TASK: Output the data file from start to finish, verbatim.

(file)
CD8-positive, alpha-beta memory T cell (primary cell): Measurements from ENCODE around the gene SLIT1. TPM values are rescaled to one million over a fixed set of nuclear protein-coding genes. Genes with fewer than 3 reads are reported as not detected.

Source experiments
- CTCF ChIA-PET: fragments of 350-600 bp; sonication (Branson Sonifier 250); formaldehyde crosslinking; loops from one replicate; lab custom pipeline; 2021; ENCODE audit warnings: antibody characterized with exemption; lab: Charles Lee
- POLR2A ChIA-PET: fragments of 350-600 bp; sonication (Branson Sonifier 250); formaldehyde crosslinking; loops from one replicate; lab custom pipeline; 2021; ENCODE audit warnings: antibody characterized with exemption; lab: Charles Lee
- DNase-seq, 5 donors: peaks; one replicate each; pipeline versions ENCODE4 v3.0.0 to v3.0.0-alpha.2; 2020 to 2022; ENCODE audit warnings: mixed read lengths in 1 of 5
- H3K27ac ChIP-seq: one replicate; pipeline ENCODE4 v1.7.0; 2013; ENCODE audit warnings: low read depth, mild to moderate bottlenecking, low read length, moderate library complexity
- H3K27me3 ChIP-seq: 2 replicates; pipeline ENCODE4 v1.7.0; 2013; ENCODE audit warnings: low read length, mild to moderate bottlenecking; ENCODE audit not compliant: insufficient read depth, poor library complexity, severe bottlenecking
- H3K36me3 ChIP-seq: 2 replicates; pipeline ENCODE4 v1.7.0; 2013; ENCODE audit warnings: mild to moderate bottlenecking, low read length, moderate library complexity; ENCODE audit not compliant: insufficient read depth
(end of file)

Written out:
CD8-positive, alpha-beta memory T cell (primary cell): Measurements from ENCODE around the gene SLIT1. TPM values are rescaled to one million over a fixed set of nuclear protein-coding genes. Genes with fewer than 3 reads are reported as not detected.

Source experiments
- CTCF ChIA-PET: fragments of 350-600 bp; sonication (Branson Sonifier 250); formaldehyde crosslinking; loops from one replicate; lab custom pipeline; 2021; ENCODE audit warnings: antibody characterized with exemption; lab: Charles Lee
- POLR2A ChIA-PET: fragments of 350-600 bp; sonication (Branson Sonifier 250); formaldehyde crosslinking; loops from one replicate; lab custom pipeline; 2021; ENCODE audit warnings: antibody characterized with exemption; lab: Charles Lee
- DNase-seq, 5 donors: peaks; one replicate each; pipeline versions ENCODE4 v3.0.0 to v3.0.0-alpha.2; 2020 to 2022; ENCODE audit warnings: mixed read lengths in 1 of 5
- H3K27ac ChIP-seq: one replicate; pipeline ENCODE4 v1.7.0; 2013; ENCODE audit warnings: low read depth, mild to moderate bottlenecking, low read length, moderate library complexity
- H3K27me3 ChIP-seq: 2 replicates; pipeline ENCODE4 v1.7.0; 2013; ENCODE audit warnings: low read length, mild to moderate bottlenecking; ENCODE audit not compliant: insufficient read depth, poor library complexity, severe bottlenecking
- H3K36me3 ChIP-seq: 2 replicates; pipeline ENCODE4 v1.7.0; 2013; ENCODE audit warnings: mild to moderate bottlenecking, low read length, moderate library complexity; ENCODE audit not compliant: insufficient read depth